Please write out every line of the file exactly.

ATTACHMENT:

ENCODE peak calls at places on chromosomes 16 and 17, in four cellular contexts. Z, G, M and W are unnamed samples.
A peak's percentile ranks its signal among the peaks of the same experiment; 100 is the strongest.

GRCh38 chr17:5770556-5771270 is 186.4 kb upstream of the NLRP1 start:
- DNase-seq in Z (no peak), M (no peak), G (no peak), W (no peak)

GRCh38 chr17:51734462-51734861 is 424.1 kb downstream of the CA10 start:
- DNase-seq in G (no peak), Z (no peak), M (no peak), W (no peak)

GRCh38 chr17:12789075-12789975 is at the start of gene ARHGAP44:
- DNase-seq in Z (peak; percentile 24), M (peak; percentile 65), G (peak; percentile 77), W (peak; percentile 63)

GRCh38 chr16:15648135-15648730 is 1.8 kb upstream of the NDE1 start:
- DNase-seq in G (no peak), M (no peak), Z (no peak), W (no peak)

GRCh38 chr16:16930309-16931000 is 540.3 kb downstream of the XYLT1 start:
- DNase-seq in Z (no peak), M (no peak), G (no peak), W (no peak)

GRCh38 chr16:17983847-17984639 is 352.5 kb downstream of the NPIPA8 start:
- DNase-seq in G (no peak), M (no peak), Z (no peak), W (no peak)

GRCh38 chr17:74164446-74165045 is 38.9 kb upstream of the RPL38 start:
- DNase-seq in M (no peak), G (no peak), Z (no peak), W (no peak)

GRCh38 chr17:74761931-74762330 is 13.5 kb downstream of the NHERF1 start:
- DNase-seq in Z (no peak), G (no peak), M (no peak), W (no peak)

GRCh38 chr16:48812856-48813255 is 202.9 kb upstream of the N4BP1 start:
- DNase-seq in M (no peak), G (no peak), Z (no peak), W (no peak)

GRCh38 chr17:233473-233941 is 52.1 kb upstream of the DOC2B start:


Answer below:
ENCODE peak calls at places on chromosomes 16 and 17, in four cellular contexts. Z, G, M and W are unnamed samples.
A peak's percentile ranks its signal among the peaks of the same experiment; 100 is the strongest.

GRCh38 chr17:5770556-5771270 is 186.4 kb upstream of the NLRP1 start:
- DNase-seq in Z (no peak), M (no peak), G (no peak), W (no peak)

GRCh38 chr17:51734462-51734861 is 424.1 kb downstream of the CA10 start:
- DNase-seq in G (no peak), Z (no peak), M (no peak), W (no peak)

GRCh38 chr17:12789075-12789975 is at the start of gene ARHGAP44:
- DNase-seq in Z (peak; percentile 24), M (peak; percentile 65), G (peak; percentile 77), W (peak; percentile 63)

GRCh38 chr16:15648135-15648730 is 1.8 kb upstream of the NDE1 start:
- DNase-seq in G (no peak), M (no peak), Z (no peak), W (no peak)

GRCh38 chr16:16930309-16931000 is 540.3 kb downstream of the XYLT1 start:
- DNase-seq in Z (no peak), M (no peak), G (no peak), W (no peak)

GRCh38 chr16:17983847-17984639 is 352.5 kb downstream of the NPIPA8 start:
- DNase-seq in G (no peak), M (no peak), Z (no peak), W (no peak)

GRCh38 chr17:74164446-74165045 is 38.9 kb upstream of the RPL38 start:
- DNase-seq in M (no peak), G (no peak), Z (no peak), W (no peak)

GRCh38 chr17:74761931-74762330 is 13.5 kb downstream of the NHERF1 start:
- DNase-seq in Z (no peak), G (no peak), M (no peak), W (no peak)

GRCh38 chr16:48812856-48813255 is 202.9 kb upstream of the N4BP1 start:
- DNase-seq in M (no peak), G (no peak), Z (no peak), W (no peak)

GRCh38 chr17:233473-233941 is 52.1 kb upstream of the DOC2B start: